VALDOSTA, Ga - As a social media campaign in support of wanted Valdosta State University student Eric Sheppard gains traction, those affected by and involved with the issue weigh in.

Sheppard is the student protester who created a national media frenzy by walking on an American flag during a protest last month at VSU. Sheppard has eluded authorities since a warrant was issued for his arrest last week after campus police said they found a weapon inside a backpack that belonged to him.

A new flag-related challenge named after Sheppard has gone viral via social media. The #EricSheppardChallenge involves stomping or walking on the American flag and then posting images or video of the act online. Some post they are participating in the challenge to raise money for Sheppard’s eventual bond.

Veteran and former Playboy model Michelle Manhart was detained but not charged by campus police for taking the flag away from Sheppard’s group during one of last month's demonstrations. She said the Sheppard challenge is disrespectful and does not make sense.

“I don’t understand how they are correlating walking on the flag with a person who is wanted for bringing a gun on campus,” said Manhart. “If you want to raise money for him, I think that’s awesome. My challenge would be to find a better way to go about it. Find a way that isn’t so disrespectful. They are fighting for his freedom by stomping on the thing that symbolizes his freedom.”

Valdosta Police Chief Brian Childress said he hopes people participating in the challenge are not doing it out of negative attitudes toward law enforcement.

“I have no problem with someone trying to help someone out and raise bail because, obviously, Sheppard has been charged with a crime, and when he’s arrested, he will have to bond out,” said Childress. “But if they are doing this because of allegations law enforcement has done anything wrong, they have a right to do that, but personally that idea is wrong.”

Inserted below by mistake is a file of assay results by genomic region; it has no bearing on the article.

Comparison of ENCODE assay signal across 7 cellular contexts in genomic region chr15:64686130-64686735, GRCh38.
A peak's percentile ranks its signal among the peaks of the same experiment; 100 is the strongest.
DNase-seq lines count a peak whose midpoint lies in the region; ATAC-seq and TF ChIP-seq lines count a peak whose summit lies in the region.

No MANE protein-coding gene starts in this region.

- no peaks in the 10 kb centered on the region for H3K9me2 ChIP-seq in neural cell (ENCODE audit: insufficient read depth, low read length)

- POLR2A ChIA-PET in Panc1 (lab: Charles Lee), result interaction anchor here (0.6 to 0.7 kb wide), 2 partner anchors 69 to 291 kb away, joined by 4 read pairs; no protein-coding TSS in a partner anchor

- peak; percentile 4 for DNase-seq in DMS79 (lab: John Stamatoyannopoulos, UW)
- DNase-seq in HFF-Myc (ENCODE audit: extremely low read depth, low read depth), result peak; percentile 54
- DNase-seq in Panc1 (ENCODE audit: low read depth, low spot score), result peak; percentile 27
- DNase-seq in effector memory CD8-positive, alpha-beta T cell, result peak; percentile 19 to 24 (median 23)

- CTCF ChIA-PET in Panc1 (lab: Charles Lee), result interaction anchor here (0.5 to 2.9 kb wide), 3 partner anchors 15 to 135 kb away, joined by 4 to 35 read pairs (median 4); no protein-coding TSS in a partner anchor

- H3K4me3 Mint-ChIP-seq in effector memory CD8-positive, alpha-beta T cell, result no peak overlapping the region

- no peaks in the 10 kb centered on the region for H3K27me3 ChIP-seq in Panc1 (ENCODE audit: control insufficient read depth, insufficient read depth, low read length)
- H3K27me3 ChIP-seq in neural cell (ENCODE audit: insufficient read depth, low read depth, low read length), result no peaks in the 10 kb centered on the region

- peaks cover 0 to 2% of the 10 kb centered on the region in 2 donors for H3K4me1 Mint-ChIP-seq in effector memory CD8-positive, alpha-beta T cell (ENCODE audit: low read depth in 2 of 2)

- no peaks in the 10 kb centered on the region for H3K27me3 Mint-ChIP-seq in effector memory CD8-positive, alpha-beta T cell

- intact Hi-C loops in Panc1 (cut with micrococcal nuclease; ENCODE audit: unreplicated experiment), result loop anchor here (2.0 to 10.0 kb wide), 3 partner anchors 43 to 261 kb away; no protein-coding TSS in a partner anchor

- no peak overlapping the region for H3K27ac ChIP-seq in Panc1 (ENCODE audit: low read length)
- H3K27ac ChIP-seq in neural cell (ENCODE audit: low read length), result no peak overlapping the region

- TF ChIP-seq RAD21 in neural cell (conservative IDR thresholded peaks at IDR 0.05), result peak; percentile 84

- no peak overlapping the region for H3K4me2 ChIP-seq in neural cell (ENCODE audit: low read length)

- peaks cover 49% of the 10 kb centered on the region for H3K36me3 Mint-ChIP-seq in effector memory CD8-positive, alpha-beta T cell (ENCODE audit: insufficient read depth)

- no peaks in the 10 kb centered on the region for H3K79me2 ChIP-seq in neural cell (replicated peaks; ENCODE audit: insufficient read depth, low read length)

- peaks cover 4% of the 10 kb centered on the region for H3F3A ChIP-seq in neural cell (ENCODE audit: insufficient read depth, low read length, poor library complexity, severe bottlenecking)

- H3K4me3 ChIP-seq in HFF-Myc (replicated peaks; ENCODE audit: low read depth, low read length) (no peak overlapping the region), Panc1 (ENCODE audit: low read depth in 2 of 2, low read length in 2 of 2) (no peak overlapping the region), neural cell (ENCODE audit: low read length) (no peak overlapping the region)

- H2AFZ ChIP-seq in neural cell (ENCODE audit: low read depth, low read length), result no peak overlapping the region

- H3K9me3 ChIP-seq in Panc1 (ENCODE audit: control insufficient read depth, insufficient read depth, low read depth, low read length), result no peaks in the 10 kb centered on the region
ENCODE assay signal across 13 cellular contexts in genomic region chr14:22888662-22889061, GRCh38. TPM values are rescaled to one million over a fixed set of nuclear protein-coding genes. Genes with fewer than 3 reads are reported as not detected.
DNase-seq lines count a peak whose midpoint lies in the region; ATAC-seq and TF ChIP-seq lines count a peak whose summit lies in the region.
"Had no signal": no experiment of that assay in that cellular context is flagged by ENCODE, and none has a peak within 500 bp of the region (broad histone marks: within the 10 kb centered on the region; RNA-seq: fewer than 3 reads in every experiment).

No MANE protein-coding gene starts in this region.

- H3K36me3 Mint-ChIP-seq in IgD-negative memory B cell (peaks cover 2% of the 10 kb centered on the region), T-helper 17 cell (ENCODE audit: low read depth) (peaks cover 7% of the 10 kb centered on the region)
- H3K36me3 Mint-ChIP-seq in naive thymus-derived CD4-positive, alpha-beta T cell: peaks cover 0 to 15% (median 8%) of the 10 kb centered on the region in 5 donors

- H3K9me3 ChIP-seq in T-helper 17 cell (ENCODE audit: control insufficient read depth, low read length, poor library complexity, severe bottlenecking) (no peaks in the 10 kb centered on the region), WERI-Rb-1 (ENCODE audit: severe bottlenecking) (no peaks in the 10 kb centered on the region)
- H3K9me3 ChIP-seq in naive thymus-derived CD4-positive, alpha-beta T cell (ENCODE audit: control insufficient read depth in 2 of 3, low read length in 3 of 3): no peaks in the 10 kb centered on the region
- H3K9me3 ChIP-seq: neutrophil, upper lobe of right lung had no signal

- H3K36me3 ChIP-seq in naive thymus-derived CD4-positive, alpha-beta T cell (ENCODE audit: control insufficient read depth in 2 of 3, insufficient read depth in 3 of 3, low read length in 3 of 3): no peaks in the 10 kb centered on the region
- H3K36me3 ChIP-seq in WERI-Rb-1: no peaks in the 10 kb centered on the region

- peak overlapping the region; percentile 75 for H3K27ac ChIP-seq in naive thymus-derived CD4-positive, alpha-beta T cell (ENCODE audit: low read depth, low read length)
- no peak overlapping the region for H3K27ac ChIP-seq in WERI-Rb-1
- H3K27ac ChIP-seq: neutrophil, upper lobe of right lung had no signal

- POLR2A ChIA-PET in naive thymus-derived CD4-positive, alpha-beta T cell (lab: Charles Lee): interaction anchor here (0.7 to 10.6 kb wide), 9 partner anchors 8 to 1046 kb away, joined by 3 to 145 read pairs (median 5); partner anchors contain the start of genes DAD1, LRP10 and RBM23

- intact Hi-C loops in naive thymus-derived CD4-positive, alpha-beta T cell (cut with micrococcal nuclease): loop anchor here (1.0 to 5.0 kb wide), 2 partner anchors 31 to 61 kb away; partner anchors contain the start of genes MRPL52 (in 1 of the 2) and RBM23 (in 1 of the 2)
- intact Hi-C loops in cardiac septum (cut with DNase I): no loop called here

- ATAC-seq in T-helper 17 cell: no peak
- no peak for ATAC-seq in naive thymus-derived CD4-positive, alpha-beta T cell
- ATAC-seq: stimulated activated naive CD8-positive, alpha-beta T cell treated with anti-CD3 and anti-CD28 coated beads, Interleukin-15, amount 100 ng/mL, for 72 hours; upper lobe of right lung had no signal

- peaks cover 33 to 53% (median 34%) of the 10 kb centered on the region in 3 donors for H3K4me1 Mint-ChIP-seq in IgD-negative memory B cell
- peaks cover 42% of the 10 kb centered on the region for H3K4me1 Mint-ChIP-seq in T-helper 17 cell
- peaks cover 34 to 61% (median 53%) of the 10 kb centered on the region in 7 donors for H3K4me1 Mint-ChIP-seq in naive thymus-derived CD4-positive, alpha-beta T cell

The Valdosta Police Department is working in conjunction with the VSU Police Department and state agencies to locate Sheppard.

Michael Noll, president of the VSU faculty senate, said he is concerned that social media based activism like the #EricSheppardChallenge make people feel like they are participating in social justice movements without actually doing anything.

“Existing issues with social injustice are not solved by ‘liking’ posts on Facebook or walking over a flag for a couple minutes and then getting back into your daily routine of inactivism,” said Noll. “Whether you like it or not, our flag is dishonored every time we ignore the realities of white privilege, of poverty, of domestic abuse or anything else that contradicts the values we proclaim to uphold.”

VSU students Audri, Brya and Kim are members of Media Mentors, a campus outreach organization. The students declined to provide their last names to The Times for this story but did say the majority of students at the school did not hold strong opinions about the flag demonstrations and were simply annoyed by the fact Sheppard’s actions and the subsequent flag rally counter-protest disrupted their school activities and forced the school to close for a day.

“On campus, it was not that big of a deal,” said Kim.

“But it wasn’t fair to us,” said Brya. “We pay to go here, and there were just a few people who decided to do something, and it’s affected the entire campus.”

“People were coming from Waycross, Jesup and all of these other places to disturb our peace. We couldn’t even get to the dining hall because people were protesting,” said Audri. “We were getting messages saying the campus wasn’t safe and that the campus was closing and that they had found a gun. And all this was happening so close to finals. We blame people on both sides.”

As for the #EricSheppardChallenge, Kim said she feels people can raise money without being “disrespectful to so many people.” All three expressed concerns that people were participating in the challenge simply because it’s trending.

“I think people who share his views are going to support him,” said Brya. “But there are a lot of people who are going to do it just because it’s online and because it’s a trend.”

Adam Floyd writes for the Valdosta (Ga.) Daily Times. 

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